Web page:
First of all, Texas doesn’t have a ‘mandatory training requirement;’ in fact, the Lone Star State doesn’t have any training requirement at all. Nor for that matter does any other state. What Texas has is a one-time proficiency test which must be conducted as part of the licensing process and basically requires that the applicant prove that he or she has the ability to hit the broad side of a barn; in this case the barn being a B-27 target, which is the standard torso target used by most law enforcement agencies when the officers go to the range.

The proficiency test is based on a total score derived from where 50 rounds hit the target – the closer to the center of the target, the higher the score.  Some of the shooting is also timed with the shooter having to discharge the gun with several seconds allowed for each shot. A passing grade is 175 out of a maximum of 250 and the shooting is done at distances of 3, 7 and 15 yards.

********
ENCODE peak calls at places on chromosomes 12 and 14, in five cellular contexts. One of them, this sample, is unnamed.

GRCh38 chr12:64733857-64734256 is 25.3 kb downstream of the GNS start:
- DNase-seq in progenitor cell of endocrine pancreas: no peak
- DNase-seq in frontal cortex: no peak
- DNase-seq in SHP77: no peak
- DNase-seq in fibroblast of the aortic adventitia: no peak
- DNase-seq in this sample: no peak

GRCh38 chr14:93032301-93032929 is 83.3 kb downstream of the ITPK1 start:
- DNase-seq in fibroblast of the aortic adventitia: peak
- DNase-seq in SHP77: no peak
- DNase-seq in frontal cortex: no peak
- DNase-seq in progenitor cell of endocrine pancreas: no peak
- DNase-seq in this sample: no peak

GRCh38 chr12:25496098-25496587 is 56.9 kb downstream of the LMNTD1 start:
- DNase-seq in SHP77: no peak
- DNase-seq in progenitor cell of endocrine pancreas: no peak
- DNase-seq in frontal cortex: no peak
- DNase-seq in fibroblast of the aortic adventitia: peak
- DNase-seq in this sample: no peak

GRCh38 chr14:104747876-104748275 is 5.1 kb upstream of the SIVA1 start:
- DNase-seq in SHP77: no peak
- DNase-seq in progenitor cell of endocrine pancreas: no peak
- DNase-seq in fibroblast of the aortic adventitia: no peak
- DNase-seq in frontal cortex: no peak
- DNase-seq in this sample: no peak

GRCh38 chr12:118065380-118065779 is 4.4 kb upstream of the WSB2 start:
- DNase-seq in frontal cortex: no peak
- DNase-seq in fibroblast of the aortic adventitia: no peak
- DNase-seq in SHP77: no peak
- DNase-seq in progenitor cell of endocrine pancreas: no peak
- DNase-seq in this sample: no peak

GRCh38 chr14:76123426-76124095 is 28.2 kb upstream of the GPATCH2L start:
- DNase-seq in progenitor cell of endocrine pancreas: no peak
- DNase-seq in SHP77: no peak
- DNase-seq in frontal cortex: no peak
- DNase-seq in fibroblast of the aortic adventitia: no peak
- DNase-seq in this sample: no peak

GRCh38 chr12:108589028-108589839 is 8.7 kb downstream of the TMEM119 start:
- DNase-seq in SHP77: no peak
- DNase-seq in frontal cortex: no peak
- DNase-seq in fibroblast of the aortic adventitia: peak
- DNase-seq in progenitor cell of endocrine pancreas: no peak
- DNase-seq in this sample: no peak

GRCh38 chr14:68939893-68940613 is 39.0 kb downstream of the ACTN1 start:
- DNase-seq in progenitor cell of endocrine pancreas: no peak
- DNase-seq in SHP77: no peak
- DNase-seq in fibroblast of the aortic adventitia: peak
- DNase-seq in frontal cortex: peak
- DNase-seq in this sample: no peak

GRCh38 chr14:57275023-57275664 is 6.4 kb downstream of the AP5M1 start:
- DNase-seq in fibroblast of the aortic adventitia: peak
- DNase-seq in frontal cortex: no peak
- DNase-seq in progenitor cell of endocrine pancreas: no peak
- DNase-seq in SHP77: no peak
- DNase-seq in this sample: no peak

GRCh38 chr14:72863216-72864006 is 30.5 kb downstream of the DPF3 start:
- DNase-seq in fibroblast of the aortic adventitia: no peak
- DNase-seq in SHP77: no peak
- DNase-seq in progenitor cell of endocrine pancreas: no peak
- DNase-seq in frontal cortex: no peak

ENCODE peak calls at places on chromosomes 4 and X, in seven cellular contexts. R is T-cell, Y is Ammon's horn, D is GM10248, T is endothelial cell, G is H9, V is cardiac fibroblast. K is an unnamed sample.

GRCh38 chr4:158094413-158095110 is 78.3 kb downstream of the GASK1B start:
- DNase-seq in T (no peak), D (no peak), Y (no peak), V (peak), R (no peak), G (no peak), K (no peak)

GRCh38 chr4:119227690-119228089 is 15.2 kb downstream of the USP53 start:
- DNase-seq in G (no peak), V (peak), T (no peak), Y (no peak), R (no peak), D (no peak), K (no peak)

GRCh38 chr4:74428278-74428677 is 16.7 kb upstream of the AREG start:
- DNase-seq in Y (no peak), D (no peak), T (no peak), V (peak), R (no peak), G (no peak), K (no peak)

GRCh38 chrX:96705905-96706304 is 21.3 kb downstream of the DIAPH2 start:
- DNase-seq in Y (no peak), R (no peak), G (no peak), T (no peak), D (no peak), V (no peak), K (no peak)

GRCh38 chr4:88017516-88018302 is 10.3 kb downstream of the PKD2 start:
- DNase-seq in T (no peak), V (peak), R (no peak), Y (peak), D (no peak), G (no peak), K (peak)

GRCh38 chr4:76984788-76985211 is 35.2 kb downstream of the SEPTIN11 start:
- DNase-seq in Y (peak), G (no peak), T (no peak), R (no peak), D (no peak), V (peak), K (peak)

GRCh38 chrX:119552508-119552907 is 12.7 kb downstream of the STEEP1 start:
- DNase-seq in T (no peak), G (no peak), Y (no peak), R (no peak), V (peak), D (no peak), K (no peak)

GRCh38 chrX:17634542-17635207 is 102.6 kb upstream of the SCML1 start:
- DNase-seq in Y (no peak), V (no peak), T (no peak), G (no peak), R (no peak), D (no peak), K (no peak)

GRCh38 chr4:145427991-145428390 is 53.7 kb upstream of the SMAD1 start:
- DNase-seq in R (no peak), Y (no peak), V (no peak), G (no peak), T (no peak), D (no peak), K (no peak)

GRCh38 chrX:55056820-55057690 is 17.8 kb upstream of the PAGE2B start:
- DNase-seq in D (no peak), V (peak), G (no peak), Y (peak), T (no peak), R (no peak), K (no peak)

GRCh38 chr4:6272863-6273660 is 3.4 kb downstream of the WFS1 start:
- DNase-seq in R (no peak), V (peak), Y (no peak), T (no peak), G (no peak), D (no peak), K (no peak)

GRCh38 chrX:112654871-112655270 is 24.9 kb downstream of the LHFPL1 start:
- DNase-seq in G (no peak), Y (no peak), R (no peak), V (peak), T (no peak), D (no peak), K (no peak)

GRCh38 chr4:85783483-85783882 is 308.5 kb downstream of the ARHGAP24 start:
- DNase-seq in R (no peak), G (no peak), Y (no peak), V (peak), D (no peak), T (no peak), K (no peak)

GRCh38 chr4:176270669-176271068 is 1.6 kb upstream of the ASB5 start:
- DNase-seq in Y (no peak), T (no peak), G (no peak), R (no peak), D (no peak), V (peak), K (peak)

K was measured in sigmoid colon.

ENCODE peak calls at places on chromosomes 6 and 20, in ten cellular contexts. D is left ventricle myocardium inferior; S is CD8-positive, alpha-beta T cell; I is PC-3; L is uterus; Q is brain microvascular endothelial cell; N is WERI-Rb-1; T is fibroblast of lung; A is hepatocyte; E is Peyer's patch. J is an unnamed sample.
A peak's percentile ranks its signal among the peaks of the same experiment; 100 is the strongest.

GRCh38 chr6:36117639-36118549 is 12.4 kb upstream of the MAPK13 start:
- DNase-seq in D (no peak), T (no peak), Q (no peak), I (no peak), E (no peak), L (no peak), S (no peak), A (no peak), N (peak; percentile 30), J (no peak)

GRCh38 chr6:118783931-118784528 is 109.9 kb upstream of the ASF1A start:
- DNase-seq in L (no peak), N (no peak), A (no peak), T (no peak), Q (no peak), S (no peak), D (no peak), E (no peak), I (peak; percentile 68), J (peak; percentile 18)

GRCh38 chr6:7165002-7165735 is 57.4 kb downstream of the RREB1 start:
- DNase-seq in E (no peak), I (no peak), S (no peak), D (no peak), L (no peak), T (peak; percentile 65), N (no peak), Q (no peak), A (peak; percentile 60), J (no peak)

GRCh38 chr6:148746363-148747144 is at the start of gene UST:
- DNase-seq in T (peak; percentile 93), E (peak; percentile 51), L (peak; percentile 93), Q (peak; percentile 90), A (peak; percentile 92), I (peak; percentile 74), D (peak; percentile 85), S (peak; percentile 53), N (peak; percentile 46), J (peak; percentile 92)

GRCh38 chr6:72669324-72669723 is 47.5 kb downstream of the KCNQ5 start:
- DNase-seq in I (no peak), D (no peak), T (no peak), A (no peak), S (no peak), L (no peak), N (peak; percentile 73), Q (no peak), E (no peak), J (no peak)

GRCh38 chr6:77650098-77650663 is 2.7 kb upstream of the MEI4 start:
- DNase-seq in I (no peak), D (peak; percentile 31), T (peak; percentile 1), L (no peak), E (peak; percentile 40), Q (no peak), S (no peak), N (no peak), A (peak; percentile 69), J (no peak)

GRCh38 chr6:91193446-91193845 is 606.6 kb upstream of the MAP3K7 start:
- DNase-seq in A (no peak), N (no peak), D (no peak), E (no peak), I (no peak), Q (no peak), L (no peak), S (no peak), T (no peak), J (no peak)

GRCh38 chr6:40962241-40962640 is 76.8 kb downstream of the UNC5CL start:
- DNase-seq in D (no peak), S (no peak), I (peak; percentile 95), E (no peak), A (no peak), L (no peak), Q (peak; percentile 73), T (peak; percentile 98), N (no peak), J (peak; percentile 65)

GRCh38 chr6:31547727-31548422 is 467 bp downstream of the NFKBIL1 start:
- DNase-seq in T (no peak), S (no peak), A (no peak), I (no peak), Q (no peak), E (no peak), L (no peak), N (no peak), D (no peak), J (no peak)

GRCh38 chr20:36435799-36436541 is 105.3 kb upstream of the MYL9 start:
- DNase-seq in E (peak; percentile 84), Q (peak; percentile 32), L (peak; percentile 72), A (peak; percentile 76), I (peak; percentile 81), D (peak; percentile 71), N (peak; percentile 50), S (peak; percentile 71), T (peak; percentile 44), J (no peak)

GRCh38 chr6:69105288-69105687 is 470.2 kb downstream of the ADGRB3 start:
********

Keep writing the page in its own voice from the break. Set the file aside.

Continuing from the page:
This test is about as stringent as the diet I went on last night before I sat down to watch a Netflix movie with a big bowl of ice cream. First of all, the shooter doesn’t have to first pull the gun out of a holster so the timed shoots begin with the first shot. Now I don’t know about you, but I don’t recall seeing anyone even in an open-carry state walking down the street with his gun pointed in front of him waiting for a target to appear. And the minimum passing score can be met by only hitting the outside target ring which in real life would mean that the bullet wouldn’t strike anyone’s body at all.

In other words, the proficiency test for getting a carry-concealed license in Texas is bullsh*t.  It’s a joke. Not only doesn’t the test show whether someone can shoot a gun accurately, but it doesn’t replicate to any degree a situation which might occur if someone actually had to use the damn gun.

John Lott has been promoting armed citizens as the first line of defense against crime for twenty years. Buffoons like Ted Nugent may take his research seriously, but when it comes to concealed-carry from a practical point of view, anyone who thinks that the Texas licensing process validates that someone knows how to use a gun for self-defense better hope they never need to use their gun for anything but fun.